There were no major shocks in the acting categories, either -- although it was a bit of an unexpected pleasure to see James Coburn receive his first-ever nomination. Coburn was honored for his supporting work as a troubled, aging father in the searing family drama "Affliction," which is scheduled to open in Baltimore Feb. 19.

Although he's in good company -- including Ed Harris from "The Truman Show," Robert Duvall from "A Civil Action," Geoffrey Rush from "Shakespeare in Love" and Billy Bob Thornton from "A Simple Plan" -- this year the category could have used some elastic. At least two outstanding performances were left out: Jeremy Davies, who played a young, frightened soldier in "Saving Private Ryan," and Bill Murray, who turned in such a quietly monumental performance in the offbeat comedy "Rushmore."

(Nick Nolte deserved a supporting-actor nomination for his work in Terrence Malick's metaphysical war picture "The Thin Red Line," but he'll have to settle for a best-actor nomination for his ferocious portrayal of a man on the edge in "Affliction." At least he fared better than his co-stars in "The Thin Red Line," several of whom turned in memorable performances in that movie, especially Sean Penn, Woody Harrelson and Elias Koteas.)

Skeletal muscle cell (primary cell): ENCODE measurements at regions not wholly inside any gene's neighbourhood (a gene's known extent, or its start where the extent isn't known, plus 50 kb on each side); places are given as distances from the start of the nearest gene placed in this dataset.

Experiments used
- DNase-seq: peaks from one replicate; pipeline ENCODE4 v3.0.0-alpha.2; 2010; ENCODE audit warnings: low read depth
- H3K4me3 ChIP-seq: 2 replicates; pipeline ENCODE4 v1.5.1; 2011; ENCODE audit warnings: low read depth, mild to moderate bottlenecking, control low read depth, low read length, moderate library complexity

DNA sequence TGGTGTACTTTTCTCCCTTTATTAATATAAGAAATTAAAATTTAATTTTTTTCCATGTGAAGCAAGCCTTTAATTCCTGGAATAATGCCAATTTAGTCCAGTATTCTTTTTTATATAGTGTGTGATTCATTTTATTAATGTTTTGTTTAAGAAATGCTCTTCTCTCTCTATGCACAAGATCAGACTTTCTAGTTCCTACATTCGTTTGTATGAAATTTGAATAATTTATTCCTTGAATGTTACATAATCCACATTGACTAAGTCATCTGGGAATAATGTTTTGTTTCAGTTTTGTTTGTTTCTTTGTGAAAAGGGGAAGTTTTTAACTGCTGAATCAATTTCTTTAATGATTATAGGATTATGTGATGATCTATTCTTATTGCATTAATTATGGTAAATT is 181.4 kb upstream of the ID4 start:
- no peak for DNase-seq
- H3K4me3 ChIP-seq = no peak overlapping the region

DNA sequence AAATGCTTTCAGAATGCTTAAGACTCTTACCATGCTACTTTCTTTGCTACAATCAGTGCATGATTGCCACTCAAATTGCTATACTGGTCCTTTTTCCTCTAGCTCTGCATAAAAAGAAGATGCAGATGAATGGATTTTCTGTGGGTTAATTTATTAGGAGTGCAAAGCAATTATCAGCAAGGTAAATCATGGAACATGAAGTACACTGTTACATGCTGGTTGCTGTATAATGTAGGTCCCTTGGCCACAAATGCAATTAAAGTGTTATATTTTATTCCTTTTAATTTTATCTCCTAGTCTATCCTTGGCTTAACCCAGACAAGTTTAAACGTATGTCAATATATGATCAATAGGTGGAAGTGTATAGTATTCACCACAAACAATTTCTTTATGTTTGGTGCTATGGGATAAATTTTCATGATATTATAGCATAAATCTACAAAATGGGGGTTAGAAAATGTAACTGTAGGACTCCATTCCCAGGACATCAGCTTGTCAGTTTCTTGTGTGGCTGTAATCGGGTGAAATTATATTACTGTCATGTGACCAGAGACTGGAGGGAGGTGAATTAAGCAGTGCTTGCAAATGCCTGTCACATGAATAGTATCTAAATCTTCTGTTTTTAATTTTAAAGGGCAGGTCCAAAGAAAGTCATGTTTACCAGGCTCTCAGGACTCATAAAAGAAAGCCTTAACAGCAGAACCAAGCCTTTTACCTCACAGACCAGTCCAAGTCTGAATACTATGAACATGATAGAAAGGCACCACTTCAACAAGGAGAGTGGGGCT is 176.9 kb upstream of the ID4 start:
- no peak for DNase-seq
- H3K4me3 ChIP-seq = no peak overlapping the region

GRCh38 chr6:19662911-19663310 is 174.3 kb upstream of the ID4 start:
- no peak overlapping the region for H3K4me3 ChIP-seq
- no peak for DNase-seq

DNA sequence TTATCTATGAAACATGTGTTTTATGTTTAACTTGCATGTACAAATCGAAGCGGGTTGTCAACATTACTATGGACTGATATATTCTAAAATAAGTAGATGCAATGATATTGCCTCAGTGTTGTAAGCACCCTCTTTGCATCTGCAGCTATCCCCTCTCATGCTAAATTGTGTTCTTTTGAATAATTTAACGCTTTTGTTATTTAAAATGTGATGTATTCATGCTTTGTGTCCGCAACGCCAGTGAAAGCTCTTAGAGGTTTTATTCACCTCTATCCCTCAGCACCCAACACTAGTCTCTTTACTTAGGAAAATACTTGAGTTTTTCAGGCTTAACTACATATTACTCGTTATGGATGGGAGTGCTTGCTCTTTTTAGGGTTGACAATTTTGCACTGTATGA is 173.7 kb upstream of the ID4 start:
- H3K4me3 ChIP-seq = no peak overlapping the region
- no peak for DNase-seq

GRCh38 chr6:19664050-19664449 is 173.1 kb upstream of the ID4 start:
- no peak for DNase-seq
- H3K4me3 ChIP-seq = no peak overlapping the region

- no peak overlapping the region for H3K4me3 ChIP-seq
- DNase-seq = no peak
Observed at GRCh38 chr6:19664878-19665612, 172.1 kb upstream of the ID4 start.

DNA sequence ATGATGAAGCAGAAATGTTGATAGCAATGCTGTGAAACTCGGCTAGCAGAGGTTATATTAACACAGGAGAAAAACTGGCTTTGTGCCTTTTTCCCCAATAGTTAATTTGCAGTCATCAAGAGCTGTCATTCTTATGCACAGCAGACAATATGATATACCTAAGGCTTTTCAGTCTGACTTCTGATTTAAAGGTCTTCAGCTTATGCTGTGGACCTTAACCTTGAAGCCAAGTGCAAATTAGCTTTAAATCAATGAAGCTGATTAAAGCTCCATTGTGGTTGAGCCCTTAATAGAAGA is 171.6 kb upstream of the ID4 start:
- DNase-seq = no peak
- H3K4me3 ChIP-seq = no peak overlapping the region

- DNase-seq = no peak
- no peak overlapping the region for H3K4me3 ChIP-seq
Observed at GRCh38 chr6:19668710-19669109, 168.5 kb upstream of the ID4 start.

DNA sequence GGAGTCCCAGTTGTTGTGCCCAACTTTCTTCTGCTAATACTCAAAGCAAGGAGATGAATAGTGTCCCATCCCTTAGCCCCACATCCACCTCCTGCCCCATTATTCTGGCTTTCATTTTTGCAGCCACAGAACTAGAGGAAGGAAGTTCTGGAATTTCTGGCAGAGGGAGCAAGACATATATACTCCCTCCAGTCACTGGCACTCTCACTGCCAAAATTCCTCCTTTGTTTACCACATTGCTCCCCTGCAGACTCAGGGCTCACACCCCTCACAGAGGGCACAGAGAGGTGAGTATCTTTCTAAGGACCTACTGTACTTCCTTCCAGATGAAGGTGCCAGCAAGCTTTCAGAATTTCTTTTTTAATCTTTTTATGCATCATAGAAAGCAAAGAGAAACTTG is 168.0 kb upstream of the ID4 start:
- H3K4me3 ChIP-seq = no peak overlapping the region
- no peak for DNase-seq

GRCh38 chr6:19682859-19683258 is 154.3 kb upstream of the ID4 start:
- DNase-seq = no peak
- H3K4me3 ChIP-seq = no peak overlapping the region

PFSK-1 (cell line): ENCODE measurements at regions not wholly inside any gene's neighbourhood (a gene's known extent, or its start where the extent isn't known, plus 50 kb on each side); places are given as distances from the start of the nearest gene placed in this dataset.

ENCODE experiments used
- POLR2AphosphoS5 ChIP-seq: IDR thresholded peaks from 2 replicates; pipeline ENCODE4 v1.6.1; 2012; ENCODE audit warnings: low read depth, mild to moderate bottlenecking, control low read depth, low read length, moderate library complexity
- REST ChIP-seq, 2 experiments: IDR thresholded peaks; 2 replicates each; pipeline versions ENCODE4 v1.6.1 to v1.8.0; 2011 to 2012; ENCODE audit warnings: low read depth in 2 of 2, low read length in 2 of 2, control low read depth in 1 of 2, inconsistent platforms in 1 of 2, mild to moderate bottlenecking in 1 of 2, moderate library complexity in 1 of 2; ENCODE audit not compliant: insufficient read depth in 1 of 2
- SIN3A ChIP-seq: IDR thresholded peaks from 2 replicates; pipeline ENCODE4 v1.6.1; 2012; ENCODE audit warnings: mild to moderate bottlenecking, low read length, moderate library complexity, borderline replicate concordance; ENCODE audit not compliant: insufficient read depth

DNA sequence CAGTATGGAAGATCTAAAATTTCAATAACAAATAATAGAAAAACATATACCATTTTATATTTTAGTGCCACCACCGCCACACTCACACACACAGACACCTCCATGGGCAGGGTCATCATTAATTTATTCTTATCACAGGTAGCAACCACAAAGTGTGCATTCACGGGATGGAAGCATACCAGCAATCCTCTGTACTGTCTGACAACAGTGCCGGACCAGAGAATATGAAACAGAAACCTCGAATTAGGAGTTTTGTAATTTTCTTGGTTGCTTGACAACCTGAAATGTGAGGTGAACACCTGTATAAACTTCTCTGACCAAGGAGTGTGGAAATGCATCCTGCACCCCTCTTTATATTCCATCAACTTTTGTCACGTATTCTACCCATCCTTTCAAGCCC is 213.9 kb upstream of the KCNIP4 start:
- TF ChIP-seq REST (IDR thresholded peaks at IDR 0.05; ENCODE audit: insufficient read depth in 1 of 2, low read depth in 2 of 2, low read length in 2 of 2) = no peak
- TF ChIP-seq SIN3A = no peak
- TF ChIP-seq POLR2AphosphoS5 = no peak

As far as actresses were concerned, it seemed that monarchy, malaise and motherhood -- either literal or symbolic -- ruled the day. Both Elizabeths were nominated -- Cate Blanchett, whose luminous performance as the title character was the best thing about "Elizabeth," and Judi Dench for her supporting work in "Shakespeare in Love" -- as were two actresses who portrayed women facing protracted deaths. It seemed unavoidable that Emily Watson would be a shoo-in for her portrayal of the multiple-sclerosis-stricken cellist Jacqueline du Pre, even though her performance was bothersomely mannered. Surely Meryl Streep, who received her 11th nomination for playing a spirited cancer patient in "One True Thing," could easily have made way for a more deserving actress -- any one of the three lead players in "Beloved" spring to mind.